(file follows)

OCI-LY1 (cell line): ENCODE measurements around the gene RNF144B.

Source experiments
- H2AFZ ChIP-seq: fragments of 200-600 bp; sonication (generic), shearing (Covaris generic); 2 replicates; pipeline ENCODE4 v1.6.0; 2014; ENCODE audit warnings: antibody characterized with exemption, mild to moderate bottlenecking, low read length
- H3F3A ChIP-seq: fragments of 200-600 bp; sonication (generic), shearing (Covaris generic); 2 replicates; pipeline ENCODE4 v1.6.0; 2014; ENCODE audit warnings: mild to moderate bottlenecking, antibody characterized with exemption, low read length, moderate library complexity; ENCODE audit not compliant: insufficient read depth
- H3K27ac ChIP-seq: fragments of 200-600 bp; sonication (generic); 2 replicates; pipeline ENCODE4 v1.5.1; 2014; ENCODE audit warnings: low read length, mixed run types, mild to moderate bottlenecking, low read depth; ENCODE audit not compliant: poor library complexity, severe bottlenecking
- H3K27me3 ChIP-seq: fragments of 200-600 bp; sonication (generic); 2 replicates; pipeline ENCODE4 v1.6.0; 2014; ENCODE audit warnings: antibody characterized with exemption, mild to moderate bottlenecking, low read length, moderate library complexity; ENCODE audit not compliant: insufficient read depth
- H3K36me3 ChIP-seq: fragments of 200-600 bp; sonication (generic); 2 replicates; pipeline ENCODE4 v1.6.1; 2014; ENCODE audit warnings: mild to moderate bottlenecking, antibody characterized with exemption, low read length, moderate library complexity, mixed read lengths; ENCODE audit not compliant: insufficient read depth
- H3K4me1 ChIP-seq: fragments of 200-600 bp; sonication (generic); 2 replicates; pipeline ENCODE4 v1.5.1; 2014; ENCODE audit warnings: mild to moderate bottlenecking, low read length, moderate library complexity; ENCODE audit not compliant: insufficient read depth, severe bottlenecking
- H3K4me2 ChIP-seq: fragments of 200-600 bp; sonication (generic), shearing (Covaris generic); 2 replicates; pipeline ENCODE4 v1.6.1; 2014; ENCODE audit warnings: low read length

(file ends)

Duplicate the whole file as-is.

OCI-LY1 (cell line): ENCODE measurements around the gene RNF144B.

Source experiments
- H2AFZ ChIP-seq: fragments of 200-600 bp; sonication (generic), shearing (Covaris generic); 2 replicates; pipeline ENCODE4 v1.6.0; 2014; ENCODE audit warnings: antibody characterized with exemption, mild to moderate bottlenecking, low read length
- H3F3A ChIP-seq: fragments of 200-600 bp; sonication (generic), shearing (Covaris generic); 2 replicates; pipeline ENCODE4 v1.6.0; 2014; ENCODE audit warnings: mild to moderate bottlenecking, antibody characterized with exemption, low read length, moderate library complexity; ENCODE audit not compliant: insufficient read depth
- H3K27ac ChIP-seq: fragments of 200-600 bp; sonication (generic); 2 replicates; pipeline ENCODE4 v1.5.1; 2014; ENCODE audit warnings: low read length, mixed run types, mild to moderate bottlenecking, low read depth; ENCODE audit not compliant: poor library complexity, severe bottlenecking
- H3K27me3 ChIP-seq: fragments of 200-600 bp; sonication (generic); 2 replicates; pipeline ENCODE4 v1.6.0; 2014; ENCODE audit warnings: antibody characterized with exemption, mild to moderate bottlenecking, low read length, moderate library complexity; ENCODE audit not compliant: insufficient read depth
- H3K36me3 ChIP-seq: fragments of 200-600 bp; sonication (generic); 2 replicates; pipeline ENCODE4 v1.6.1; 2014; ENCODE audit warnings: mild to moderate bottlenecking, antibody characterized with exemption, low read length, moderate library complexity, mixed read lengths; ENCODE audit not compliant: insufficient read depth
- H3K4me1 ChIP-seq: fragments of 200-600 bp; sonication (generic); 2 replicates; pipeline ENCODE4 v1.5.1; 2014; ENCODE audit warnings: mild to moderate bottlenecking, low read length, moderate library complexity; ENCODE audit not compliant: insufficient read depth, severe bottlenecking
- H3K4me2 ChIP-seq: fragments of 200-600 bp; sonication (generic), shearing (Covaris generic); 2 replicates; pipeline ENCODE4 v1.6.1; 2014; ENCODE audit warnings: low read length